In his first interview since a New York sex assault case derailed his IMF career and wrecked his chances of running for president, Strauss-Kahn said he was angry with himself for what he called an ill-judged but consensual liaison that had let down his country and hurt his family.
“It was a moral error, and I am not proud of it,” Strauss-Kahn said in a French TV interview watched by millions. “I regret it, infinitely, and I don’t think I am finished with regretting it.”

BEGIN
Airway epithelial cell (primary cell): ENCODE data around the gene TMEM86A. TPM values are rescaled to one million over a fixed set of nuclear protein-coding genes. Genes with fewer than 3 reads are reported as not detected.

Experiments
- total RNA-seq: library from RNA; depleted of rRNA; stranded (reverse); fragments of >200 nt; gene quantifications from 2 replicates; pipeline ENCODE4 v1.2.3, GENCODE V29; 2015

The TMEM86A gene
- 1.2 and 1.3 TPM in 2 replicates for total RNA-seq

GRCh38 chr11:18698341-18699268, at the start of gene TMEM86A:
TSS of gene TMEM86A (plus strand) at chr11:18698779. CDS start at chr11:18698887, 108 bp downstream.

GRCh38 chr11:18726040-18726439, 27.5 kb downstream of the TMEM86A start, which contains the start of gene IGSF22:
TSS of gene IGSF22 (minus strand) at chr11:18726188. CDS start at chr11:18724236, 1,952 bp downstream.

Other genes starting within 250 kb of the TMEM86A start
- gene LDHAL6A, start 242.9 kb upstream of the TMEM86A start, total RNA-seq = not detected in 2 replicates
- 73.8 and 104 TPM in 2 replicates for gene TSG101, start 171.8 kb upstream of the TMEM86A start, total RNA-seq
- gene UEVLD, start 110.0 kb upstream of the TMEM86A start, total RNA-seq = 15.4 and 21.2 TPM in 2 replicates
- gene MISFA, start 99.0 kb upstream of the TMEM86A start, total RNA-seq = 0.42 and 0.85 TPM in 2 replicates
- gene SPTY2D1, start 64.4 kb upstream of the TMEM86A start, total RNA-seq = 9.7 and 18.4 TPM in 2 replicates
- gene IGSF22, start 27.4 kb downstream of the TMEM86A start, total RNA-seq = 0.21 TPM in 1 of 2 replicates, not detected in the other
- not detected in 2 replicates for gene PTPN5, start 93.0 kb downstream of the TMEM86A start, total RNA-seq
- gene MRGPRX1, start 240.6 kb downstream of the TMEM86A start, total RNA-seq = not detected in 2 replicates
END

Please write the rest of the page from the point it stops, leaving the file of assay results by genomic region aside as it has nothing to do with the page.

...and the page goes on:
Sounding repentant but also defensive over the rush to judge him as a criminal for a private act he said involved no violence, the former International Monetary Fund head said he had “lost everything” over the incident.
He also briefly spoke about the Eurozone debt crisis, warning that governments and banks must shoulder inevitable losses stemming from Greece’s financial problems.